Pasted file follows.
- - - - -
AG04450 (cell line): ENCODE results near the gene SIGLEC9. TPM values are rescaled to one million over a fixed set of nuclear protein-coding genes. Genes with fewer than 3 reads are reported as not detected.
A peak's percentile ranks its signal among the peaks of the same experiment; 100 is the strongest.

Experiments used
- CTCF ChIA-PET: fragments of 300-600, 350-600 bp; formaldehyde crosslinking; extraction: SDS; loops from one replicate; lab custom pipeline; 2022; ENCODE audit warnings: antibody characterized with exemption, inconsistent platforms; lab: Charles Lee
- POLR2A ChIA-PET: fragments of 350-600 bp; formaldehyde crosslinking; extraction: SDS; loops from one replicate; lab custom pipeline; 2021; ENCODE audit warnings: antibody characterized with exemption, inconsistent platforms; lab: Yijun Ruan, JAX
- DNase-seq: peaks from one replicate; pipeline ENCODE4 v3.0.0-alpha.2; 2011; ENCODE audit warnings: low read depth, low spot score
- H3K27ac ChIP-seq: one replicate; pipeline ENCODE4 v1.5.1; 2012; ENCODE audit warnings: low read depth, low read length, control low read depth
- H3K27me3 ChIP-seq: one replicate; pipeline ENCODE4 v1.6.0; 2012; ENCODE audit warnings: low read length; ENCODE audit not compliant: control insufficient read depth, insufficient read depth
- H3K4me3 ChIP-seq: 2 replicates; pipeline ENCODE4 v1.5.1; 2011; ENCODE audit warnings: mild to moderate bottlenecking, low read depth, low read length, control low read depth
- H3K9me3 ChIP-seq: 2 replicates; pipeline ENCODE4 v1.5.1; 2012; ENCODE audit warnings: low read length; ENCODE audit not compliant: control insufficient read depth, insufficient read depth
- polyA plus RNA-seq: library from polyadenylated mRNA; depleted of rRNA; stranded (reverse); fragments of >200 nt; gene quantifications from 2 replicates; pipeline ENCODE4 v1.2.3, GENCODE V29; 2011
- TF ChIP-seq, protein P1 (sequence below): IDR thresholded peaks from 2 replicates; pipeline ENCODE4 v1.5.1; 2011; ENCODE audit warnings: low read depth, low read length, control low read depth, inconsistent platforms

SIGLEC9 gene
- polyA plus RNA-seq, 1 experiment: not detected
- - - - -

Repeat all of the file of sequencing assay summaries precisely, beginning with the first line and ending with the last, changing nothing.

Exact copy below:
AG04450 (cell line): ENCODE results near the gene SIGLEC9. TPM values are rescaled to one million over a fixed set of nuclear protein-coding genes. Genes with fewer than 3 reads are reported as not detected.
A peak's percentile ranks its signal among the peaks of the same experiment; 100 is the strongest.

Experiments used
- CTCF ChIA-PET: fragments of 300-600, 350-600 bp; formaldehyde crosslinking; extraction: SDS; loops from one replicate; lab custom pipeline; 2022; ENCODE audit warnings: antibody characterized with exemption, inconsistent platforms; lab: Charles Lee
- POLR2A ChIA-PET: fragments of 350-600 bp; formaldehyde crosslinking; extraction: SDS; loops from one replicate; lab custom pipeline; 2021; ENCODE audit warnings: antibody characterized with exemption, inconsistent platforms; lab: Yijun Ruan, JAX
- DNase-seq: peaks from one replicate; pipeline ENCODE4 v3.0.0-alpha.2; 2011; ENCODE audit warnings: low read depth, low spot score
- H3K27ac ChIP-seq: one replicate; pipeline ENCODE4 v1.5.1; 2012; ENCODE audit warnings: low read depth, low read length, control low read depth
- H3K27me3 ChIP-seq: one replicate; pipeline ENCODE4 v1.6.0; 2012; ENCODE audit warnings: low read length; ENCODE audit not compliant: control insufficient read depth, insufficient read depth
- H3K4me3 ChIP-seq: 2 replicates; pipeline ENCODE4 v1.5.1; 2011; ENCODE audit warnings: mild to moderate bottlenecking, low read depth, low read length, control low read depth
- H3K9me3 ChIP-seq: 2 replicates; pipeline ENCODE4 v1.5.1; 2012; ENCODE audit warnings: low read length; ENCODE audit not compliant: control insufficient read depth, insufficient read depth
- polyA plus RNA-seq: library from polyadenylated mRNA; depleted of rRNA; stranded (reverse); fragments of >200 nt; gene quantifications from 2 replicates; pipeline ENCODE4 v1.2.3, GENCODE V29; 2011
- TF ChIP-seq, protein P1 (sequence below): IDR thresholded peaks from 2 replicates; pipeline ENCODE4 v1.5.1; 2011; ENCODE audit warnings: low read depth, low read length, control low read depth, inconsistent platforms

SIGLEC9 gene
- polyA plus RNA-seq, 1 experiment: not detected